Everyone knows the absolute hatred liberals carry for the Second Amendment.
When it comes to the portion of the First Amendment that protects the right to freedom of religion, however, it’s hard to tell which riles them up more.
Democrats have used the COVID pandemic as an excuse to close places of worship, even if they obey social distancing orders.
They’d probably like to see these churches permanently closed.
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But for some, it may not be enough to see churches closed.
They want to see them burned to the ground.
A church in Mississippi now no longer exists after extensive fire damage. Police are officially investigating the fire as arson. The fire occurred shortly after the church filed a lawsuit alleging that city officials were abridging their First Amendment rights.
Here’s the full details as reported by KMOV:
A church in Mississippi burned to the ground, about a month after its pastor filed a lawsuit challenging city officials on gathering restrictions amid the coronavirus outbreak.
First Pentecostal Church in Holly Springs, Mississippi, burned down Wednesday morning. When investigators from the Marshall County Sheriff’s Office got to the scene, they reportedly found graffiti in the church parking lot that read: “Bet you stay home now you hypokrites.”
Mississippi Gov. Tate Reeves on Thursday condemned the fire, which is being investigated as an arson.
“This is not who we are as a people,” Reeves said during a news conference in Jackson. “This is not who we are as a state.”
Pastor Jerry Waldrop said he and other church leaders have no idea who might have set the fire or left the graffiti.
“No enemies that we know of,” Waldrop said. “We don’t know anyone that we even think could be capable of doing something like this.”
The church sued the city of Holly Springs in April, alleging police officers had disrupted a church Bible study and Easter service. Holly Springs City Attorney Shirley Byers said nearly 40 worshipers inside the church building were not practicing social distancing on April 10 when a violation citation was issued for the church.
Churchgoers practiced social distancing while indoors and only held indoor services when bad weather would not allow them to gather outside, the lawsuit said. Byers said the city amended its local order in late April to allow for drive-thru church services.
It’s sickening enough that churches around the country have to file lawsuits in order to remain open.
Now they have to add arson to their list of worries!
As expected, the mainstream media has mostly allowed cricket sounds to collect around the story.
USA Today, however, did allow the church’s pastor to publish the following opinion piece:
Never in my wildest dreams did I ever think that in America, in our church — the First Pentecostal Church of Holly Springs, Mississippi — I would see armed police standing in our aisles, ordering us to shut down our worship services.
Even worse, I never thought that in America I’d experience what it was like for those armed policemen to hand me an official government document, ordering our community of faithful to cease and desist worshiping on Easter Sunday and to depart the House of God.
Or that, in America, we would have to go to court to confirm our right to the free exercise of religion, to peacefully assemble and to raise our voices in the adoration of God — rights that are expressly guaranteed in our beloved Constitution’s First Amendment and for which the brave men and women in our military services have fought and died.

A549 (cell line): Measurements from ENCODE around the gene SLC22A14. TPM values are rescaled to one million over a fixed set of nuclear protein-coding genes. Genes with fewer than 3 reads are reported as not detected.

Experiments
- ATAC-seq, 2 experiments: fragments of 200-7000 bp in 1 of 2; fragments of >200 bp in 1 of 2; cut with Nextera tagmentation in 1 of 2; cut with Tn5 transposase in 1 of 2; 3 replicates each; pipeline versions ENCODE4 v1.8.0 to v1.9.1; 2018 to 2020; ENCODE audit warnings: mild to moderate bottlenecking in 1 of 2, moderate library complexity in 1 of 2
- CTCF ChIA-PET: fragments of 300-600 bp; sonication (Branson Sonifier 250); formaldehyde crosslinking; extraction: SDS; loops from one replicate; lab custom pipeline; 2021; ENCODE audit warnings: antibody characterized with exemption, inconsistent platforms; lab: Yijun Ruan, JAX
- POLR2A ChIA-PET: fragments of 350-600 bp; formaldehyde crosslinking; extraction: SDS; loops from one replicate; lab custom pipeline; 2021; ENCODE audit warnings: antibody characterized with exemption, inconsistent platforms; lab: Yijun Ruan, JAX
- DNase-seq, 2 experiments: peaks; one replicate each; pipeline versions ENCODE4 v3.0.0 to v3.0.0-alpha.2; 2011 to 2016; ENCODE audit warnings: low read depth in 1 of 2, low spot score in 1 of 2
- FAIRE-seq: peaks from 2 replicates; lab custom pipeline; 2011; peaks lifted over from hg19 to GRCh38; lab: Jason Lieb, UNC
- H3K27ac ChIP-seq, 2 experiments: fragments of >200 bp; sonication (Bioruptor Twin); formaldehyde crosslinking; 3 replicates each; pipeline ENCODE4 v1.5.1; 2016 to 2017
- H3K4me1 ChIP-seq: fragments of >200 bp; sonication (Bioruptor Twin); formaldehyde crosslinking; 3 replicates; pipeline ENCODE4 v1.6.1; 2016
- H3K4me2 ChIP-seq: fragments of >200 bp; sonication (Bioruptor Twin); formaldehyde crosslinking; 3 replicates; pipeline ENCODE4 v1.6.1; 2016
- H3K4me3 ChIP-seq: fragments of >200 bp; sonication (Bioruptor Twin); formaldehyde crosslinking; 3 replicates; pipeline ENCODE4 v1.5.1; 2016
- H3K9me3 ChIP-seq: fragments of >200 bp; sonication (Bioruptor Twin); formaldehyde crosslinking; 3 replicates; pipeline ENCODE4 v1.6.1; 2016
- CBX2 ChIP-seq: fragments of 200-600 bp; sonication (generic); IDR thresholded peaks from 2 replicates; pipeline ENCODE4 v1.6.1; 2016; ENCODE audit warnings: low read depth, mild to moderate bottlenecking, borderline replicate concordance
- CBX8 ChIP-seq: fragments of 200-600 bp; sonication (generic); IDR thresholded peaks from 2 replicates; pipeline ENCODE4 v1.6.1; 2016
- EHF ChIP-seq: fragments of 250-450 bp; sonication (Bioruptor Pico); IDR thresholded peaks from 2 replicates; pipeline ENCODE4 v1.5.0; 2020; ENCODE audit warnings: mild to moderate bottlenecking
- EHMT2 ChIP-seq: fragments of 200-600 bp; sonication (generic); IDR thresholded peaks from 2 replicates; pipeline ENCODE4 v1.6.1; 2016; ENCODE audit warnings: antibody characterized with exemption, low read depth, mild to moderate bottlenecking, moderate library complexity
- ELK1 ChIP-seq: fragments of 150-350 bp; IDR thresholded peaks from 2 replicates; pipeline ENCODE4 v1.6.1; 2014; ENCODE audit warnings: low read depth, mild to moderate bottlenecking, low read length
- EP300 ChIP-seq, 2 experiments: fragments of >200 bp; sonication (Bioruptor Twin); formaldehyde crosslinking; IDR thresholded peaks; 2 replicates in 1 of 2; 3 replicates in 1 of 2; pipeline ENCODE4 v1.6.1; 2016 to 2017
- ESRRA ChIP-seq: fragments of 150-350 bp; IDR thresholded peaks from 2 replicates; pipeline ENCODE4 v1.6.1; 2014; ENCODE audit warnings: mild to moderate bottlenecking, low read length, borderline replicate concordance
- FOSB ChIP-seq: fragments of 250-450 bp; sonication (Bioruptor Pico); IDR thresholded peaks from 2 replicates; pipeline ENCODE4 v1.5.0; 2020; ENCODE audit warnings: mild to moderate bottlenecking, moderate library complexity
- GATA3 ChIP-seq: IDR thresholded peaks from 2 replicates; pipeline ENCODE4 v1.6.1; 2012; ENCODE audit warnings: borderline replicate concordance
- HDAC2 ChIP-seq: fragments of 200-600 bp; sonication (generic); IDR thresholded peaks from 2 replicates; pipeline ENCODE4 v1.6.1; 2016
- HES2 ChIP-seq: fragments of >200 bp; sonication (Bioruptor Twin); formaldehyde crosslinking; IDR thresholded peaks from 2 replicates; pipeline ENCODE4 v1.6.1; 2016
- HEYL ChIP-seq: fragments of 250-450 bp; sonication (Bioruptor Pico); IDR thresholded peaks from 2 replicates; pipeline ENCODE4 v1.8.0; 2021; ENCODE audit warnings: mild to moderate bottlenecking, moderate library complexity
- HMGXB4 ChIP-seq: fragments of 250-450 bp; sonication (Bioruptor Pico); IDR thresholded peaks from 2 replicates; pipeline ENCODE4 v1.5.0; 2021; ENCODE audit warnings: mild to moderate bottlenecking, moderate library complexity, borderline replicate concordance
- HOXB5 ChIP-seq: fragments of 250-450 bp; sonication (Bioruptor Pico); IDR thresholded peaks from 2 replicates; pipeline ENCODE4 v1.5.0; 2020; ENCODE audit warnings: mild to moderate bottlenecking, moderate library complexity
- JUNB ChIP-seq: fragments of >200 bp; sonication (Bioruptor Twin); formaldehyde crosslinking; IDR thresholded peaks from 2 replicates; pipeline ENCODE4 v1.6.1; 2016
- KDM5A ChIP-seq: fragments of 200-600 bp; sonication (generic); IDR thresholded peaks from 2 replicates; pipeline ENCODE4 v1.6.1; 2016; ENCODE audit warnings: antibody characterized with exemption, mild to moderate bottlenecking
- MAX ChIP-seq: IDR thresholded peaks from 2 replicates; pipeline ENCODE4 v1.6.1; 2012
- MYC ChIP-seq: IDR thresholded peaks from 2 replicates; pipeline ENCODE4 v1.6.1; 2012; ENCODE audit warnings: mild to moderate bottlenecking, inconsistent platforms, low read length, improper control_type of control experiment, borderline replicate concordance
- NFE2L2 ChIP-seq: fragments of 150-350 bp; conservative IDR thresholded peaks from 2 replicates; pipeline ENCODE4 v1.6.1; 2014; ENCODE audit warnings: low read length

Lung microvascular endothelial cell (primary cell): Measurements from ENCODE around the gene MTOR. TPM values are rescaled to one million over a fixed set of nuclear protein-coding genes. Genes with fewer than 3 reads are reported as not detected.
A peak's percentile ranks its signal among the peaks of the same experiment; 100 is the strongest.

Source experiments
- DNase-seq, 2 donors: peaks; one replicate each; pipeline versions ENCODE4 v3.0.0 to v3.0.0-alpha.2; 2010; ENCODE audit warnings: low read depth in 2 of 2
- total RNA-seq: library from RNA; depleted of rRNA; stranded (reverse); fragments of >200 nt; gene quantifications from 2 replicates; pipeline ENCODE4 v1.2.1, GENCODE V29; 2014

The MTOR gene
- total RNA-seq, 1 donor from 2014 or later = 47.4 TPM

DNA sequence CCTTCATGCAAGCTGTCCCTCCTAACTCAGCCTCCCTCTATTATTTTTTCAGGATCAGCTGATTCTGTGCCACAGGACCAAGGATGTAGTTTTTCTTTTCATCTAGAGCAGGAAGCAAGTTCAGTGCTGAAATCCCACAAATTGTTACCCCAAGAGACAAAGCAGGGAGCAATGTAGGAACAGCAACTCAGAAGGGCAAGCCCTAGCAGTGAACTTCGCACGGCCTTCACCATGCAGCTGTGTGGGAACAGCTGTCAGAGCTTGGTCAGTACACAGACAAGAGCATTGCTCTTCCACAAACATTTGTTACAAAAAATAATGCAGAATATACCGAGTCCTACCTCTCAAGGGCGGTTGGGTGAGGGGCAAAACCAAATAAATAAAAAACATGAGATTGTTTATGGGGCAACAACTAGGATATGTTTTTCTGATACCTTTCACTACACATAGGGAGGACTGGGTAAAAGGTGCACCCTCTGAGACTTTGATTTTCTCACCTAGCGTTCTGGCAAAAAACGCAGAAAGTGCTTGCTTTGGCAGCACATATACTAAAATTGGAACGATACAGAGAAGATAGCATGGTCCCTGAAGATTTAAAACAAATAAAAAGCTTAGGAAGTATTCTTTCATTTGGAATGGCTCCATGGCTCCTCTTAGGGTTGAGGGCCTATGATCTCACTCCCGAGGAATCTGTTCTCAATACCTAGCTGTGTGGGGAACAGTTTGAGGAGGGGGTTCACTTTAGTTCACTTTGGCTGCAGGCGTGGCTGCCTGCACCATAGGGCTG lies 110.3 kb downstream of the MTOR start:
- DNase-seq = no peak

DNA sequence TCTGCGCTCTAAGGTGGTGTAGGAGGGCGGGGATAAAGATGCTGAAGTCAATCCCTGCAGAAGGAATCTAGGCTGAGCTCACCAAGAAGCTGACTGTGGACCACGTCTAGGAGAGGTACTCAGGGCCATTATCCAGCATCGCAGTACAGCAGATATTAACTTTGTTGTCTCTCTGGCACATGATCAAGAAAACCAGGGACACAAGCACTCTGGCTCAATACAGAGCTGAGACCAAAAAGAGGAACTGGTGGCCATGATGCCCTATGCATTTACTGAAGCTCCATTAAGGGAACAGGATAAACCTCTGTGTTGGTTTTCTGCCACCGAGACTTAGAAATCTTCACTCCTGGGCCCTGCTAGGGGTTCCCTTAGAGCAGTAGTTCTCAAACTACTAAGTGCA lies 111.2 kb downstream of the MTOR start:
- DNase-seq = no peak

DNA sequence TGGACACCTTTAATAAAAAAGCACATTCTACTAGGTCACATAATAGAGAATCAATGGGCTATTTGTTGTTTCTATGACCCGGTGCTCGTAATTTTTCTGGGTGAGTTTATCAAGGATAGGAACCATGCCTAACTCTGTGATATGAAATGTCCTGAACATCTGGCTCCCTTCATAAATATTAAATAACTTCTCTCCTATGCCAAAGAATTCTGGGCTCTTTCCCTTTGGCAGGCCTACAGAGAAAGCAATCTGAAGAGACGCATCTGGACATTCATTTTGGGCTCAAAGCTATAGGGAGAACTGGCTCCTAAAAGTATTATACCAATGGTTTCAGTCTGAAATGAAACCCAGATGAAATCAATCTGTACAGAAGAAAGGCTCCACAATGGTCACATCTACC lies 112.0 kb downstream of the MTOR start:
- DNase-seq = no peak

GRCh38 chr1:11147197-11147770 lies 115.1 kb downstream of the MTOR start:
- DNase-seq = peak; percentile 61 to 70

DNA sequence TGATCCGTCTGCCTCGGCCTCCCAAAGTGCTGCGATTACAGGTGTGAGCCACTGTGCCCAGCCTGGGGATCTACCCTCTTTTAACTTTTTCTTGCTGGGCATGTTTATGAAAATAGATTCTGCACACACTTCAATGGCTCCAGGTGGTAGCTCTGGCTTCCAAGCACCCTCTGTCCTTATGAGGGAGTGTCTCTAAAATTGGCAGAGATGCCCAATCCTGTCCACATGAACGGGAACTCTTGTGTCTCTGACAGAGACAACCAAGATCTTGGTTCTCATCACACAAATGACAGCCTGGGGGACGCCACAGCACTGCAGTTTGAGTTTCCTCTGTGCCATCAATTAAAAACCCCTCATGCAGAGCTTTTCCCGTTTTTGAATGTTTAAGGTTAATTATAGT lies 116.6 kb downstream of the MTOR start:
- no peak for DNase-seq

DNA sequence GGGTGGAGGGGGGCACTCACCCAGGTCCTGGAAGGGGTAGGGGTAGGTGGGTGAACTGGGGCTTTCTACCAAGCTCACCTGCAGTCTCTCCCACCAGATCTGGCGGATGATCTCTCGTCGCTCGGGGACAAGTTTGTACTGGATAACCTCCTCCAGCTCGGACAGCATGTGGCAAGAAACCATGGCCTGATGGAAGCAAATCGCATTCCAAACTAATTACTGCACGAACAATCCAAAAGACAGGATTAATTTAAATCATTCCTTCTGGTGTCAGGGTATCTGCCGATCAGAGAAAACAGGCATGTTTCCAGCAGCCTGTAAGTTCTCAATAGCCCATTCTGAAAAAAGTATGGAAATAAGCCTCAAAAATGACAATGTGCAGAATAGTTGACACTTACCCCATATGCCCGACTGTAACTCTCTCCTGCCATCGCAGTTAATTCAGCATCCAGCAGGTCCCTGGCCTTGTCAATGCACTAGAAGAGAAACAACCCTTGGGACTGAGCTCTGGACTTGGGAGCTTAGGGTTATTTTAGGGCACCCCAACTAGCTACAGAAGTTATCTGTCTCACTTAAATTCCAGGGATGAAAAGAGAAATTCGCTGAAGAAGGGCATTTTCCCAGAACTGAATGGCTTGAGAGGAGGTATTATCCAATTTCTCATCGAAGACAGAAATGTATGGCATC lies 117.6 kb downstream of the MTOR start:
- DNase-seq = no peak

On Easter Sunday, police officers with the city of Holly Springs interrupted our service and issued me a citation for violating an unconstitutional stay at home order. Ten days later, our peaceful Bible study was shut down although we were following all social distancing guidelines. But the nightmare wasn’t over. Last Wednesday, someone burned down our church, leaving only a smoldering mass of debris and our dreams. They left graffiti, trying to shame us for worshiping together in our church.
Who would do such a thing? Why would anyone want to destroy a sacred place where the faithful venerate God in their own way, in a way that does not intrude on others’ rights or disrupt their lives?
But critics tell us that we are selfish, and that by gathering we are endangering other people who might believe differently.
Contrary to the city’s claims, we were following the rules about social distancing. Some rows of pews were left empty. People who were not members of the same family were seated at least 6 feet apart. We only came inside when the weather was too extreme to worship outside.
If we are such a danger to everyone, why does Holly Springs allow stores like the local Walmart to violate the same rules that we are accused of violating? After our Easter service, several congregants and I went there and found people without masks, people shopping and standing close together, and people acting as if the coronavirus pandemic was someone else’s problem. How is it that these shoppers were not ordered to go back home and stay there? Does the Constitution guarantee shoppers greater rights to assemble than people of faith?
We are not part of any campaign to challenge the scientists and their dire warnings. They are as aware as everyone else, including us, that the models generating those portents have not always turned out to be correct. They are doing the best they can, and we will continue to rely on them to lead us out of this nightmare.
But they are not the elected civil authorities who are by oath — as the Constitution’s preamble declares — required to “promote the general welfare, and secure the blessings of liberty to ourselves and our posterity.”
Fortunately, many on Twitter are circulating the story:
Do we live in America anymore, or a godless, communist country controlled by power-hungry politicians?
Take a look at the pastor’s interview with the local Fox News: